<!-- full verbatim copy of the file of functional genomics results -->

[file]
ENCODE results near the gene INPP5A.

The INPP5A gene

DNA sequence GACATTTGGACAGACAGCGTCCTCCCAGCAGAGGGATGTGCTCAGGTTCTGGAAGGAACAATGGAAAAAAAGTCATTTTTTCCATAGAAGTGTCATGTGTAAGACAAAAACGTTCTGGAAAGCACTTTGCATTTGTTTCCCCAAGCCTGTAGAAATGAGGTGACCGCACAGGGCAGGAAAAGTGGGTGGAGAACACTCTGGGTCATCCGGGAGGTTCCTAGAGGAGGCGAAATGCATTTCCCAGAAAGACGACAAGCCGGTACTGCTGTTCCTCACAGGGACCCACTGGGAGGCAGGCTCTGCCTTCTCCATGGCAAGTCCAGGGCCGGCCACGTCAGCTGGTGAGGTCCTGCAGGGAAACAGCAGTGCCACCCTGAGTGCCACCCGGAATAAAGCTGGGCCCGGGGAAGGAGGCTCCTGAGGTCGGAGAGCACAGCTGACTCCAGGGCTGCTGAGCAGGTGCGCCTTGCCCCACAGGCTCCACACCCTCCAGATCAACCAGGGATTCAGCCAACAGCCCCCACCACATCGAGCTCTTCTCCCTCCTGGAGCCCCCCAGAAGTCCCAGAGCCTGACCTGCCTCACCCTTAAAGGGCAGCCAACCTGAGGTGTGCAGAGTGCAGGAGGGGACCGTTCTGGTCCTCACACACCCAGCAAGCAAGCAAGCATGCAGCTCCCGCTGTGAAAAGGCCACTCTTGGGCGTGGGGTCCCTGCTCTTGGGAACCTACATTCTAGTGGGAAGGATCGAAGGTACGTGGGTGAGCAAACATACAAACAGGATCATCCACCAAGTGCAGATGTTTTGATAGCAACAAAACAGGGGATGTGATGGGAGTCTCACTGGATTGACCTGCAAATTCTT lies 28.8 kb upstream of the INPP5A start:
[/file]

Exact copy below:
ENCODE results near the gene INPP5A.

The INPP5A gene

DNA sequence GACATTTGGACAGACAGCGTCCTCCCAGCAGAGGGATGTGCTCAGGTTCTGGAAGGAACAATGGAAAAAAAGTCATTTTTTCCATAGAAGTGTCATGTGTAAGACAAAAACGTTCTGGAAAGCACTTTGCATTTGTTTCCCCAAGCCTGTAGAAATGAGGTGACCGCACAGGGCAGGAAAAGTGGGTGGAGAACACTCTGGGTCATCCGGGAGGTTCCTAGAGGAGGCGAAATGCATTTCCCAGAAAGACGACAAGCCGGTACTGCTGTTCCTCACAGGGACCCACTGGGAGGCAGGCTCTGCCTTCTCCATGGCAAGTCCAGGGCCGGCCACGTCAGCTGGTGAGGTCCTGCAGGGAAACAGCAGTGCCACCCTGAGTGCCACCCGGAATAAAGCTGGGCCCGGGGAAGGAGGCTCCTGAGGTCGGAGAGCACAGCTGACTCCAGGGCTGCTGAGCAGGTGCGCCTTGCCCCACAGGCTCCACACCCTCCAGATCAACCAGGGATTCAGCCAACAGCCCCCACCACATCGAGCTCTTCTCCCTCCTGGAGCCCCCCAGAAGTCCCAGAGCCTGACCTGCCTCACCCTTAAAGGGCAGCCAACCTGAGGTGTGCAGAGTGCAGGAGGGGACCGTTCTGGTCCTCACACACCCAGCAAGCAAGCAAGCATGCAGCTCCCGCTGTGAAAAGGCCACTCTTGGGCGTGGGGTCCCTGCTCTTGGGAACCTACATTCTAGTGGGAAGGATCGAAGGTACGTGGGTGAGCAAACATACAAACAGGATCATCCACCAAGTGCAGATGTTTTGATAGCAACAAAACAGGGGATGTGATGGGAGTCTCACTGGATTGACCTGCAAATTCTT lies 28.8 kb upstream of the INPP5A start: